The social network chief is concerned about which type of internet laws will come out on top in years to come, suggesting he wants “more democratic” Western countries to lead the way. Speaking in a live discussion with EU commissioner Thierry Breton, Mr Zuckerberg expressed concern about approaches taken by China.
He labelled models like the ones used in China as “really dangerous”, with censorship being the norm in many cases.
The Facebook boss fears it could become attractive to nations to regulate the internet in this way should China take the lead on internet regulation laws.
“What I worry about is right now, I think, that there are emerging two very different frameworks that are underpinned by very different sets of values,” he said.
“Just to kind of be blunt about it, I think that there is a model that is coming out of countries like China that tend to have very different values than Western countries that are more democratic.
“I think right now a lot of other countries are looking at China and their economy and the companies that are coming out of there, and saying, ‘Hey that model looks like maybe it might work, maybe it gives our government more control over different things’.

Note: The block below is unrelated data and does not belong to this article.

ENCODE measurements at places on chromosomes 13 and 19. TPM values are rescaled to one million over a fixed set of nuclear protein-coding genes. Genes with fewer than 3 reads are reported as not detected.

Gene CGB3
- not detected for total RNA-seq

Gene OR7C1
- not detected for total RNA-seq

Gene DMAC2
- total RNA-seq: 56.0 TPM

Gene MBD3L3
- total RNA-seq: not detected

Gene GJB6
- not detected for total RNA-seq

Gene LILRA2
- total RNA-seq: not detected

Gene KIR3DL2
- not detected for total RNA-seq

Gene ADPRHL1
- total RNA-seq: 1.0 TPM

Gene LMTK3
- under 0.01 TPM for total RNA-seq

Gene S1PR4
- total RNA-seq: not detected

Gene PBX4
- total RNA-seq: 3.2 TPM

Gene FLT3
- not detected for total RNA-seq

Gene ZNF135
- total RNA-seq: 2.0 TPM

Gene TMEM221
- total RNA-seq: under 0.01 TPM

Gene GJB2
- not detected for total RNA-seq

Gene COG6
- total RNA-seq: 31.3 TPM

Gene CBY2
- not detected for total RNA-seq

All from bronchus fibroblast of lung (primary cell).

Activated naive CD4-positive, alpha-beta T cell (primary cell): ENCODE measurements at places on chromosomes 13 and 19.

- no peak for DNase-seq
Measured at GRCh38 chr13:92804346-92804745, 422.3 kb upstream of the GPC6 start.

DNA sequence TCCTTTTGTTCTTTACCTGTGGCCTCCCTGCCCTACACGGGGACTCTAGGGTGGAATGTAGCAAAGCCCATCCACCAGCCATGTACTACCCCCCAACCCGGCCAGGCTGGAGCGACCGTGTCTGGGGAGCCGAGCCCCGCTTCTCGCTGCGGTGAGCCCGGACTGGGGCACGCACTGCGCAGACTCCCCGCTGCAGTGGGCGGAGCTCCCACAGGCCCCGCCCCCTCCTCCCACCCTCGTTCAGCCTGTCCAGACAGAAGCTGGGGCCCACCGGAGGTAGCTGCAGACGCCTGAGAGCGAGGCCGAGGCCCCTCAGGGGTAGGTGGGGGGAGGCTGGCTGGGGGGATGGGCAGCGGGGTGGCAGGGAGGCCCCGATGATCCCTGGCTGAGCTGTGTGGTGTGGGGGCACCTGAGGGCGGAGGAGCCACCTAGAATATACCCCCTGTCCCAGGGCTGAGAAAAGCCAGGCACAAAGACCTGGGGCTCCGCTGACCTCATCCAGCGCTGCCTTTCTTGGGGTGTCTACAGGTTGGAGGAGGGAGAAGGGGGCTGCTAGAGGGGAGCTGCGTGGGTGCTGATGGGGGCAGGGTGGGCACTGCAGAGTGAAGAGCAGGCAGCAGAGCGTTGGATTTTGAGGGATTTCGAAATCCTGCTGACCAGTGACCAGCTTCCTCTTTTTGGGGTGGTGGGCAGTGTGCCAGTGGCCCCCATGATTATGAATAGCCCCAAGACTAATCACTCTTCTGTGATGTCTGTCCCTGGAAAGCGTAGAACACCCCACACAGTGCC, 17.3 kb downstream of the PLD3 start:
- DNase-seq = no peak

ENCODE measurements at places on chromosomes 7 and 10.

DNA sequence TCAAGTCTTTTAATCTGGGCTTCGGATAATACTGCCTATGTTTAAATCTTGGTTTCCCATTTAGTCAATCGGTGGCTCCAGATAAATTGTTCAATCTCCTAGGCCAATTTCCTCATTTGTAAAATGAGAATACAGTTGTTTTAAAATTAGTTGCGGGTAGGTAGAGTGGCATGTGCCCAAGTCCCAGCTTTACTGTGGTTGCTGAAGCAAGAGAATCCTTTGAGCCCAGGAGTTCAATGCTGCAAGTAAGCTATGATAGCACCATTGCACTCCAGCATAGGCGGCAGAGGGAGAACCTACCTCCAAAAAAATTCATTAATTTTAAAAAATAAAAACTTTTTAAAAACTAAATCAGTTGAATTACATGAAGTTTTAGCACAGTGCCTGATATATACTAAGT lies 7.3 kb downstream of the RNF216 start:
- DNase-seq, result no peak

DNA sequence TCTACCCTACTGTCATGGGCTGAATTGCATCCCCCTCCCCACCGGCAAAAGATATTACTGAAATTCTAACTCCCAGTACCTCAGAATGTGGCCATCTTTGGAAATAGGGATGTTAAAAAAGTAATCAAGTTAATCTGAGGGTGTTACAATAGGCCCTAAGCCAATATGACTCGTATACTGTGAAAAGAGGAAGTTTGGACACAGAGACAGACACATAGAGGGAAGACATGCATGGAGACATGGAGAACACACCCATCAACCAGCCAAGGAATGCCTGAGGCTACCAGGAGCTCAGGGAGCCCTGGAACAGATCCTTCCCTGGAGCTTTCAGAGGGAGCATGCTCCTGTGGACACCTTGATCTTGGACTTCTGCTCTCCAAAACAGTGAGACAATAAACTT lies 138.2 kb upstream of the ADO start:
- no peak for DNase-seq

“So it might be attractive in different ways to force everyone to localise data and make it so that, basically you don’t have to respect human rights quite as much, in how the society gets run and I just think that that’s really dangerous and I worry about that kind of model.”
Mr Zuckerberg said he believes a clear framework from the West could be the “best antidote” in preventing a Chinese-like approach from becoming prevalent elsewhere.
The Facebook chief has criticised the country’s state censorship mechanisms before.
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Mr Trump claimed the virus should’ve stopped in China before it became a global pandemic.
He said this month: “This is worse than Pearl Harbour, this is worse than the World Trade Centre.
“There’s never been an attack like this.
“And it should have never happened. Could’ve been stopped at the source.
“Could’ve been stopped in China. It should’ve been stopped right at the source. And it wasn’t.”
There has been increasing amounts of accusations China not only mishandled the virus but has put forward a campaign of alleged misinformation.
A US official has called for the country to pay a higher contribution to the World Health Organisation.
National Security Council spokesman John Ullyot said Beijing must now pay more than the $ 2billion (£1.6billion) it committed to the WHO.